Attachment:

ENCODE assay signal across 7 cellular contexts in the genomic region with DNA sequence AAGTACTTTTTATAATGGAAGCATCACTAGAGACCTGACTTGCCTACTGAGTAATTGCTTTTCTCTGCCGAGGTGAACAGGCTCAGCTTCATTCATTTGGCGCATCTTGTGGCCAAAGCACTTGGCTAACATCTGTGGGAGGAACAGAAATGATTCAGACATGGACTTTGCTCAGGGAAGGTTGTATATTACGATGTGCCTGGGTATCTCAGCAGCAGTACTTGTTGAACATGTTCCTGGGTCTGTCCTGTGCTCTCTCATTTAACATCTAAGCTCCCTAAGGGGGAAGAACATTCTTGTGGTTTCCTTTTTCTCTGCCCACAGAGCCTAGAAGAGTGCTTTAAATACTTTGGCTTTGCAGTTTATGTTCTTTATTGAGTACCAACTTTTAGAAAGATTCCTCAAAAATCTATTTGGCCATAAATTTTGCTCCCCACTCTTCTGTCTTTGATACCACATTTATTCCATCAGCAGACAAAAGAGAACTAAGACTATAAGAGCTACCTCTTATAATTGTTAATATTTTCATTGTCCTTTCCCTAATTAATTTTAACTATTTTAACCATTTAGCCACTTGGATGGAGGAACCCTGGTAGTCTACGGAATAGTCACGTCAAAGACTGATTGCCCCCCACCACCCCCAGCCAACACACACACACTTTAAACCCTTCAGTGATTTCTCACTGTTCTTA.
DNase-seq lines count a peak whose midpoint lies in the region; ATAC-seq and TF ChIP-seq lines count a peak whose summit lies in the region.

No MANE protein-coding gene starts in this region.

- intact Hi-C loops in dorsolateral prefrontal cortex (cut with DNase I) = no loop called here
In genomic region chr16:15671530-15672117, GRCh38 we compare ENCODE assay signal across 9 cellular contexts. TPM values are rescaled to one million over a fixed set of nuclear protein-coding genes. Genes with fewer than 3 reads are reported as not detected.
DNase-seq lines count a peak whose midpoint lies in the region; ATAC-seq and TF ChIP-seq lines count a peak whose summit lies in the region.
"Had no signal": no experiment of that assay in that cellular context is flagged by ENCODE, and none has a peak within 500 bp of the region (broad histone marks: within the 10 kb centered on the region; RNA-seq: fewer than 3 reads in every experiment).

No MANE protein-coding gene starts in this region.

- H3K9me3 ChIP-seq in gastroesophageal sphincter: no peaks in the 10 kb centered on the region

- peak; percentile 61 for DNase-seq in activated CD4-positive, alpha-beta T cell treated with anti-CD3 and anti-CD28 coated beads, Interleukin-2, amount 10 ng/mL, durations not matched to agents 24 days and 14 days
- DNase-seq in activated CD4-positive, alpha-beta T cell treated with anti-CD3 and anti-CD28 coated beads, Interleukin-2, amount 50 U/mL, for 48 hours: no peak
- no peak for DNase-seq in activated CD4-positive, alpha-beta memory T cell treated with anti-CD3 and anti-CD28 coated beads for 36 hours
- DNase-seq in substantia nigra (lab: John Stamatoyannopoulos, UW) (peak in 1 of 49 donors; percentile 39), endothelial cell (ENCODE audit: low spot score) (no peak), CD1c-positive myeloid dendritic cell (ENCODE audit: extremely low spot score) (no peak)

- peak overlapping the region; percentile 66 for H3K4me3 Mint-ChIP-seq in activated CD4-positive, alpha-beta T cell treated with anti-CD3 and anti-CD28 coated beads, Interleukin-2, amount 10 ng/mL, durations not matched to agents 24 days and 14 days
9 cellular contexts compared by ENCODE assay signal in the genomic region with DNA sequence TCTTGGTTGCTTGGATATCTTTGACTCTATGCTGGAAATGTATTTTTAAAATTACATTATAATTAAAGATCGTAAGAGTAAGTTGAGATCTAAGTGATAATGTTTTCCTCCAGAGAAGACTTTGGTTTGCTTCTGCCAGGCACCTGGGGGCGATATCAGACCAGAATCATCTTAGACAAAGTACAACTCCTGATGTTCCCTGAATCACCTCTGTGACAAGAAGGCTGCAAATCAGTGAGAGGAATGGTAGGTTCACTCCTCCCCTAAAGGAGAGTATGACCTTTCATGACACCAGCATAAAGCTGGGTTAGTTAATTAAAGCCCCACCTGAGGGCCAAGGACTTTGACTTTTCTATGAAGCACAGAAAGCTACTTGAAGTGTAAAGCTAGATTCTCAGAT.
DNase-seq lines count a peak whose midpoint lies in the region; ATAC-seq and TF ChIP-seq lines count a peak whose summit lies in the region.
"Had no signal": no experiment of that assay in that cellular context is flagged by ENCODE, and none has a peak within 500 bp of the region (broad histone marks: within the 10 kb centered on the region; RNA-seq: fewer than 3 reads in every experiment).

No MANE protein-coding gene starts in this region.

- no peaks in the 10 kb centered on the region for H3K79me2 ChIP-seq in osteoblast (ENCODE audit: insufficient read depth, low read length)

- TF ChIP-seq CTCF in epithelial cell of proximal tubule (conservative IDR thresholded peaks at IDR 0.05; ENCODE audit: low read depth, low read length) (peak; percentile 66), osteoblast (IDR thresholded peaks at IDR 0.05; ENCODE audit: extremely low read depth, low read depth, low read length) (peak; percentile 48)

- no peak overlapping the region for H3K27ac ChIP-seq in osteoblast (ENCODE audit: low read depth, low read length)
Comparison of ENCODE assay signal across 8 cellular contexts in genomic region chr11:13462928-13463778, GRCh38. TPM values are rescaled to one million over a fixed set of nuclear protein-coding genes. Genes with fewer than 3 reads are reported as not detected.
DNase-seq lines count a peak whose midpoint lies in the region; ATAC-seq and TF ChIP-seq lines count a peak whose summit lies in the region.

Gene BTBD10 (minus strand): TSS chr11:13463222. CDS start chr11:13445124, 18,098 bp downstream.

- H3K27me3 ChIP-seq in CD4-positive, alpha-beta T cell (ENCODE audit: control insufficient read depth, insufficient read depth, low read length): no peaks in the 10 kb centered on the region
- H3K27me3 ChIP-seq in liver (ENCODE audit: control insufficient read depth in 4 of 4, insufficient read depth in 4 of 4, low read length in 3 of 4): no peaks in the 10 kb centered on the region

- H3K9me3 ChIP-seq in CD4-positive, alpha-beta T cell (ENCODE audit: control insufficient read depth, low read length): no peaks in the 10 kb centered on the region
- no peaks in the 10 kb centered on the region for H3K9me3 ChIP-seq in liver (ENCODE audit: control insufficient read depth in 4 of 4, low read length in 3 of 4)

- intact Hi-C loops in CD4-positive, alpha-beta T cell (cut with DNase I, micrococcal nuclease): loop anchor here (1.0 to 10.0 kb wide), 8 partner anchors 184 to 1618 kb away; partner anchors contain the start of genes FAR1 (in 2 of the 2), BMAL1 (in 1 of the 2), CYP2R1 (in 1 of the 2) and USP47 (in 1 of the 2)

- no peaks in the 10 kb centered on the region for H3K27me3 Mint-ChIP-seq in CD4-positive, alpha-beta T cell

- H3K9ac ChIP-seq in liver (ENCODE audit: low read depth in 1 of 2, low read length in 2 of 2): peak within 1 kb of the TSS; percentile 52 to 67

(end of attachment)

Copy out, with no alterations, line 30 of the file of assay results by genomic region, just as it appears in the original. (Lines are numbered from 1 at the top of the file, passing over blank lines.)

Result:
- no peaks in the 10 kb centered on the region for H3K27me3 Mint-ChIP-seq in CD4-positive, alpha-beta T cell